Twins Insider Logo

Blog

Twins Insider

La Velle E. Neal III and Phil Miller report on the Twins from wherever they make news

Postgame: Dozier now leads the majors in stolen-base percentage

    Brian Dozier didn’t hit a home run, but by stealing two bases, he moved into a tie for the major-league lead in steals percentage. Dozier is 18 for 20 this season, a 90.0 percent success rate that ties him with Arizona utility man Chris Owings (also 18 of 20), among players with 15 steal attempts.

    Dozier stole second base twice on Tuesday — he’s been successful on 10 straight steal attempts — and that’s a feat all the more impressive given that Gold Glove catcher Salvador Perez was behind the plate for the Royals. Coming into the game, Perez had thrown out exactly half of the 72 base-runners who ran on him; his 36 putouts are the most in the American League.

    Dozier, though, has something that few players can match: 42 home runs. Should he avoid being thrown out stealing over the season’s final five days, Dozier  would join Mickey Mantle, Willie Mays, Ken Griffey and Albert Belle as the only major leaguers since 1950 to hit 40 home runs and succeed on 90 percent of his steal attempts in the same season (minimum 10 steals). Not bad company.

XXX

    Raul Mondesi’s steal of second base in the 11th inning may have been the biggest play of the game, and it was a little annoying to Twins manager Paul Molitor. Mondesi faked catcher Kurt Suzuki with a delayed steal, and by the time Suzuki realized he was going, it was far too late to throw him out.

    “They’ve victimized us a lot this year with the delayed steal. The pitch was borderline, so Kurt was trying to hold it a fraction of a second,” Molitor said. “We talked about it [before the game], but they execute the delay. Early in the count, a bunt situation, your catcher’s just trying to get a strike.”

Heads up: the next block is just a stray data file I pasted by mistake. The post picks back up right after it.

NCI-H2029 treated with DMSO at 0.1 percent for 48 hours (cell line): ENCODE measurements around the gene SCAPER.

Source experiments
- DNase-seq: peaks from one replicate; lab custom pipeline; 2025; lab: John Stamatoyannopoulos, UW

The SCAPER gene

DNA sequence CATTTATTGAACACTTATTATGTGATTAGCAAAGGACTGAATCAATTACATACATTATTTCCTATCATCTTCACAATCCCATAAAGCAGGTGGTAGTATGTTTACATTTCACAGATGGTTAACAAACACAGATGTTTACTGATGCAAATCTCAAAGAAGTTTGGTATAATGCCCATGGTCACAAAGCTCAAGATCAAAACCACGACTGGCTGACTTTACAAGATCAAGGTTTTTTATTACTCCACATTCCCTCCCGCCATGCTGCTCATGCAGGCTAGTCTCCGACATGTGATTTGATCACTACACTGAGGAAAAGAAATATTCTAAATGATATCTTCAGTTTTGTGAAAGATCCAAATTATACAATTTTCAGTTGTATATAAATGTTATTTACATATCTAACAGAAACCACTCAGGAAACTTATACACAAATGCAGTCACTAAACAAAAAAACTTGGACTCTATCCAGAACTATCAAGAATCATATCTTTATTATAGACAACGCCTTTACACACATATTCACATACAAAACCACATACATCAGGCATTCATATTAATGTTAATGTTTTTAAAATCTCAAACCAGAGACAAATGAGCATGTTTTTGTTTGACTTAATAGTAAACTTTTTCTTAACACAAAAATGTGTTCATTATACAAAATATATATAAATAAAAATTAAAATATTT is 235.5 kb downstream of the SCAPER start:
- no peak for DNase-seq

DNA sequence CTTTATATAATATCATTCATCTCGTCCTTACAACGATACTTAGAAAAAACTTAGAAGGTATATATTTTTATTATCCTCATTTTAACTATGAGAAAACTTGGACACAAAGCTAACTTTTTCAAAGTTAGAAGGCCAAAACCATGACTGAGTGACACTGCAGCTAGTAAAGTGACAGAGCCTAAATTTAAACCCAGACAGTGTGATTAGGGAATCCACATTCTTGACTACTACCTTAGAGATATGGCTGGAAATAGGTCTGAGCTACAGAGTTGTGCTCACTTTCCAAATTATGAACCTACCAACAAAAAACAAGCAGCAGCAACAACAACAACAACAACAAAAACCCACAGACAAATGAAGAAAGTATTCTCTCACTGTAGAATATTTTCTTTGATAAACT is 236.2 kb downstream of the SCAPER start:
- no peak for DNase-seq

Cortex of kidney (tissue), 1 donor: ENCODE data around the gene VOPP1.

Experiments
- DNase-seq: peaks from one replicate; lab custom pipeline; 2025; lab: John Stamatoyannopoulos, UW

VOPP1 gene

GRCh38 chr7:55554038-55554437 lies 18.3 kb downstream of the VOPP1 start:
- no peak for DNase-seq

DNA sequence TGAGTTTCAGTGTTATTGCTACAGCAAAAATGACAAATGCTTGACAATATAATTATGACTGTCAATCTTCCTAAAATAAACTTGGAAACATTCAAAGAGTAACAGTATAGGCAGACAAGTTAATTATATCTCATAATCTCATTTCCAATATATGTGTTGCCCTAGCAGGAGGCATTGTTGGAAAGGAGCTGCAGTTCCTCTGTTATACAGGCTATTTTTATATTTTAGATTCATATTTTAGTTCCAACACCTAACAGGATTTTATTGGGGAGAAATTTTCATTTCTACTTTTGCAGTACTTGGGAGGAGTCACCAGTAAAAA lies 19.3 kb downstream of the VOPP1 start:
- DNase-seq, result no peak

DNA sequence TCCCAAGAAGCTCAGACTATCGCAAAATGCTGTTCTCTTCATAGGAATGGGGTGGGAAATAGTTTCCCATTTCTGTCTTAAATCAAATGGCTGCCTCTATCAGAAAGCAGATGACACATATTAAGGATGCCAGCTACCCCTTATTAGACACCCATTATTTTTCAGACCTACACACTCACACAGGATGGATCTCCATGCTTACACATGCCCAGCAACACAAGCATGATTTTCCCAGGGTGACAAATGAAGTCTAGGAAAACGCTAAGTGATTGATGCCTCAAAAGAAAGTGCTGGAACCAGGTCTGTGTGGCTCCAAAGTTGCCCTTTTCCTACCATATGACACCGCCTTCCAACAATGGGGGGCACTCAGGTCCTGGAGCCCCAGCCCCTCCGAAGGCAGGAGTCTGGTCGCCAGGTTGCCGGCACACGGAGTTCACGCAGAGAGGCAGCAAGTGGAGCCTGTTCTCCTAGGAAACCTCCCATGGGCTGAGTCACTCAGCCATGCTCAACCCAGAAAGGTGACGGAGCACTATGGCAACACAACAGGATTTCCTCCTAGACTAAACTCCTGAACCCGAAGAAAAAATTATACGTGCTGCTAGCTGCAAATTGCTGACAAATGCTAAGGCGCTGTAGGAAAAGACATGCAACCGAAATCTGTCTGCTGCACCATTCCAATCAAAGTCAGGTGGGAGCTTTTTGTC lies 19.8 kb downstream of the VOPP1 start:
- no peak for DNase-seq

XXX

    Despite facing 18 hitters on Tuesday, Jose Berrios didn’t strike out any of them, and that’s a real rarity. In fact, it was only the third time in 112 career games, major or minor league, that he hadn’t whiffed anybody, and the first time since he’s been a Twin.

    Berrios said he didn’t mind the oddity, that outs are more important than strikeouts, but it still had to feel strange to him. It snapped a string of 61 consecutive starts, dating back to July 29, 2014 when he was with the Class AA New Britain Rock Cats, with at least one strikeout.

Twins arrive in K.C. just in time to see defending champs eliminated

    KANSAS CITY, Mo. — Paul Molitor has been trying to keep his team motivated for about five months now. This week, he’ll finally watch opposing managers do the same.

    The Royals, World Series champions 11 months ago, are on the brink of elimination from the postseason chase, and it could come tonight, if Baltimore wins or Kansas City loses. And this weekend, the Twins will close the season in Chicago, facing a White Sox team that was also eliminated long ago.

    It’s quite a change for the Twins, who have been facing a steady diet of teams in must-win situations for more than a month. In fact, since their visit to last-place Atlanta in mid-August, the Twins have played 36 games — and 32 of them were against teams within five games of a playoff spot.

    So it will be interesting to see how these playing-out-the-string games look this week, when neither team feels the urgency of postseason play. Molitor said he’s been trying to keep complacency away as best as he can.

     “It’s my job to try to keep these guys [in the] present as much as we can. It’s easy to let your mind start drifting to what you’ll be doing a week from today, instead of [on] today,” the Twins’ manager said. “It’s our our job to try to prevent that. We’ll be watching to see who comes out and gives us a good effort the rest of the week.”

    He gave Brian Dozier the option of sitting out a few games if he likes, but the Twins’ second baseman said he wants to play. He’s in the lineup tonight, with the now-usual jumble of players behind him. Tonight’s lineup is the 143rd different batting order Molitor has used this season, and the first one with Logan Schafer in the fifth spot. Molitor has used a unique lineup every day since early June, and while his shuffling won’t set a franchise record — Ron Gardenhire needed 150 lineups in 2011, and Tom Kelly used 152 in 1999 — it’s still a lot of daily fluctuation.

    Here are the lineups for the first game of three in Kansas City, all of which start at 6:15 p.m.:

 

TWINS

 

Dozier 2B

Grossman DH

Kepler RF

Sano 3B

Schafer LF

E. Escobar SS

Centeno C

Buxton CF

Beresford 1B

 

Berrios RHP

 

ROYALS

 

Dyson CF

Merrifield 2B

Hosmer 1B

Morales DH

Perez C

Gordon LF

Orlando RF

A. Escobar SS

Cuthbert 3B

 

Kennedy RHP

Final, 9/27 R H E
Minnesota 56-101 3 8 0
Kansas City 80-77 4 7 1